Various Typhus Epidemics
Caused by the bacteria Rickettsia prowazekii, and transmitted by body lice, typhus has been responsible for untold deaths. During Napoleon’s retreat from Russia, more of his soldiers died from typhus than were killed by the Russians. The disease also exacerbated the Irish potato famine.
During World War I, typhus outbreaks are said to have killed as many as nine million (civilians included).
The Plague of Athens in 420 BC was most likely the first recorded outbreak of Athens.
Typhus outbreaks were averted during the Second World War with aggressive delousing campaigns using DDT.
The 1952 polio outbreak killed 3,000 in the United States. A 1916 US epidemic killed 6,000. Although it has virtually disappeared in the US since the 1955 invention of the vaccine, it still appears around the world.
Articles from the Thief River Falls Times talk about the school closings, the children who are affected by polio and how they were treated, as well as those children who died.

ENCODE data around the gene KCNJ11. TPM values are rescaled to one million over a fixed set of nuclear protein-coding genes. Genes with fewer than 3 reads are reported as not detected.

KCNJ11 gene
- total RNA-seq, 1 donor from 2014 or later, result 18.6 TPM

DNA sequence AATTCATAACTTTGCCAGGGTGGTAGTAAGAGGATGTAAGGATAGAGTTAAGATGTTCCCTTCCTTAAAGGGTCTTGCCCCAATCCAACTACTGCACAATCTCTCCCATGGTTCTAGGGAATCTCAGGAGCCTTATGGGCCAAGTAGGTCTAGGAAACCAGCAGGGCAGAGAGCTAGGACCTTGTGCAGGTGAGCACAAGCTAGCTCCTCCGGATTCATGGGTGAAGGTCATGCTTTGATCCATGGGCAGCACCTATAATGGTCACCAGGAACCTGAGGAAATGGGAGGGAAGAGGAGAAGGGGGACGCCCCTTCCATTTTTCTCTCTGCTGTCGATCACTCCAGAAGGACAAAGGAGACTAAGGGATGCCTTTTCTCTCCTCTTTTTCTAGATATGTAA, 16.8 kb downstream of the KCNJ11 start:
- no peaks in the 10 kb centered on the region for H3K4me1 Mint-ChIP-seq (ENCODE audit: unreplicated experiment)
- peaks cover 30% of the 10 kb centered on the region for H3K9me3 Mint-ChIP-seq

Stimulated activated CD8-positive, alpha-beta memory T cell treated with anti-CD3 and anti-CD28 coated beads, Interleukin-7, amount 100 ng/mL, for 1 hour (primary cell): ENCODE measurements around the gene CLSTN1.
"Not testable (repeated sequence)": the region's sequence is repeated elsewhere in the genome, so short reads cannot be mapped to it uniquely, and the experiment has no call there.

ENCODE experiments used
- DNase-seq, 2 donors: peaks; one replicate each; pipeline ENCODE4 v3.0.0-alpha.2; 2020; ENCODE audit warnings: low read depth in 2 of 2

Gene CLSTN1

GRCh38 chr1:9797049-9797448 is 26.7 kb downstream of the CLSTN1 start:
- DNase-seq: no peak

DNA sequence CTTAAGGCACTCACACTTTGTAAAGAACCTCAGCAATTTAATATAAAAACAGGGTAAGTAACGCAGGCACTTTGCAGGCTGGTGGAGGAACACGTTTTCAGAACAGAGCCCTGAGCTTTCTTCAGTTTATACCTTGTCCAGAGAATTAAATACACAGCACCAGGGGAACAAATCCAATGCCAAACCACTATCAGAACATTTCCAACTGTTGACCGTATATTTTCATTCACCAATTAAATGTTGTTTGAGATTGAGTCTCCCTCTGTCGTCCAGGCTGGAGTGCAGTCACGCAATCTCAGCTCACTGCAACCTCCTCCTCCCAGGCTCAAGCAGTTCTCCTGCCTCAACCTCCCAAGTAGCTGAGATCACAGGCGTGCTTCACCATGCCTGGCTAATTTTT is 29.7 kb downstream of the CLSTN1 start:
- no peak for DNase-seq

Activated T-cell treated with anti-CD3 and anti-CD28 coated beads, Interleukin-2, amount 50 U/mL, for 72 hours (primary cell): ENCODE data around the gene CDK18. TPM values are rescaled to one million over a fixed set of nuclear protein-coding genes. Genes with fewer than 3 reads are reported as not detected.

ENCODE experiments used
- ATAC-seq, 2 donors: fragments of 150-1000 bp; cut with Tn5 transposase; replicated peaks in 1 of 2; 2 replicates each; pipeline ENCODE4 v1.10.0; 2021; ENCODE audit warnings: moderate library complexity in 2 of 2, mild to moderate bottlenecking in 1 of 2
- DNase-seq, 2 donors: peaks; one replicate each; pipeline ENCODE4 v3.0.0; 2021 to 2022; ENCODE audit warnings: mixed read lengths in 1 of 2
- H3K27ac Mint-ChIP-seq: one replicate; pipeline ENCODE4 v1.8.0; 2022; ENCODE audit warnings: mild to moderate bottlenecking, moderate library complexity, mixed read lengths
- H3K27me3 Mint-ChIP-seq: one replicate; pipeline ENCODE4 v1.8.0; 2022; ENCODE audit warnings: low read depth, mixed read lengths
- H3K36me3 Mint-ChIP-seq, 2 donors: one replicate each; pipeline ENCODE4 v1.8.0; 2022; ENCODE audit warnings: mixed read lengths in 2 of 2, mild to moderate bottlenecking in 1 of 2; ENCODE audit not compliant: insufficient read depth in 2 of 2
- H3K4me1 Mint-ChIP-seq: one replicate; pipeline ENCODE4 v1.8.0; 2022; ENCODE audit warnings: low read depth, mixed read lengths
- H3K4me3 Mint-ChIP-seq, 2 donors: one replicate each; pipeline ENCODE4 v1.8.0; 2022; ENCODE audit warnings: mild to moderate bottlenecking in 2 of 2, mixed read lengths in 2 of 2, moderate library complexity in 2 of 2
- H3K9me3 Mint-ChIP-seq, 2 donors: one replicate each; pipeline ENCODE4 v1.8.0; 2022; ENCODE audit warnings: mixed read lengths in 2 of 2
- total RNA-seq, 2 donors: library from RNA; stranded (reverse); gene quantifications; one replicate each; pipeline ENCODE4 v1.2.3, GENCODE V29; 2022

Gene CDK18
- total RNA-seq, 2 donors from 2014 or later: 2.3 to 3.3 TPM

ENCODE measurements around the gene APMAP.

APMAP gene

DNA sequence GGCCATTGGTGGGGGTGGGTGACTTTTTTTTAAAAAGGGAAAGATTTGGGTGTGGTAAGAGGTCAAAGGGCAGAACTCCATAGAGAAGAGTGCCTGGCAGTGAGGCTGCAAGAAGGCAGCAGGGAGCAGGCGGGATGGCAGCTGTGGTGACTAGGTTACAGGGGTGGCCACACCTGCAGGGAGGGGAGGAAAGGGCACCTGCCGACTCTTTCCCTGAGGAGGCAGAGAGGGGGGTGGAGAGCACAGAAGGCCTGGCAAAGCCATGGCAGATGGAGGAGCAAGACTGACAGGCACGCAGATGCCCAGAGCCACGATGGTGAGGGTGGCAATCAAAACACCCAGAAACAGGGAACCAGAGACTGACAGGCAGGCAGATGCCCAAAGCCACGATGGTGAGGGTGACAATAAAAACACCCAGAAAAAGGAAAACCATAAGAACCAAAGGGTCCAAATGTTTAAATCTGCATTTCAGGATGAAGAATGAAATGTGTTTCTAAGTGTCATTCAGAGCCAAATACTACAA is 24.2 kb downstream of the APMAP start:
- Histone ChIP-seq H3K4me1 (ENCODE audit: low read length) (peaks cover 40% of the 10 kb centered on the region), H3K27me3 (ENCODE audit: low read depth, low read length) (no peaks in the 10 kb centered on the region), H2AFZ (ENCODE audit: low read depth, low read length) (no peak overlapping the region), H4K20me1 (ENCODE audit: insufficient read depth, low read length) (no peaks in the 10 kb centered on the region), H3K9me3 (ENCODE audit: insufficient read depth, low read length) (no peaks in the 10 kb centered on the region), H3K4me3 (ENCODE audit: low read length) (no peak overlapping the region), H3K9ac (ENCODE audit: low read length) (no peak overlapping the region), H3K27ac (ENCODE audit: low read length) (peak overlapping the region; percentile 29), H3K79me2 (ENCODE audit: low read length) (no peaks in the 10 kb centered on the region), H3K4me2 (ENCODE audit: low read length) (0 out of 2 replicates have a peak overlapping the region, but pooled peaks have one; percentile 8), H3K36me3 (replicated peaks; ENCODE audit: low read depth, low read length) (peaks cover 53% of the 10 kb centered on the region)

I had a great friend who contracted polio. Later she would tell about how she had to have two different size shoes because her polio foot was smaller. BUT she made it and isn't that the important thing?
Typhoid Fever Outbreaks
Typhoid is spread by water and food infected by the salmonella bacteria. It has largely disappeared with modern sanitation, but was a major killer in olden days (wells and outhouses shared the same water tables).
Typhoid killed Queen Victoria’s husband Prince Albert and her son, Edward.
In 1906, a cook named Mary Mallon gained eternal fame as Typhoid Mary when she was traced as the source of an outbreak among the moneyed set in New York. She was a carrier, who did not herself get sick, and was said to have infected 33 people, 3 of whom died. When she refused to stop working as a cook, she was quarantined for life on North Brother Island.
But Mary was not an isolated case. The New York Health department knew of dozens of carriers, and in 1906 recorded 600 typhus deaths.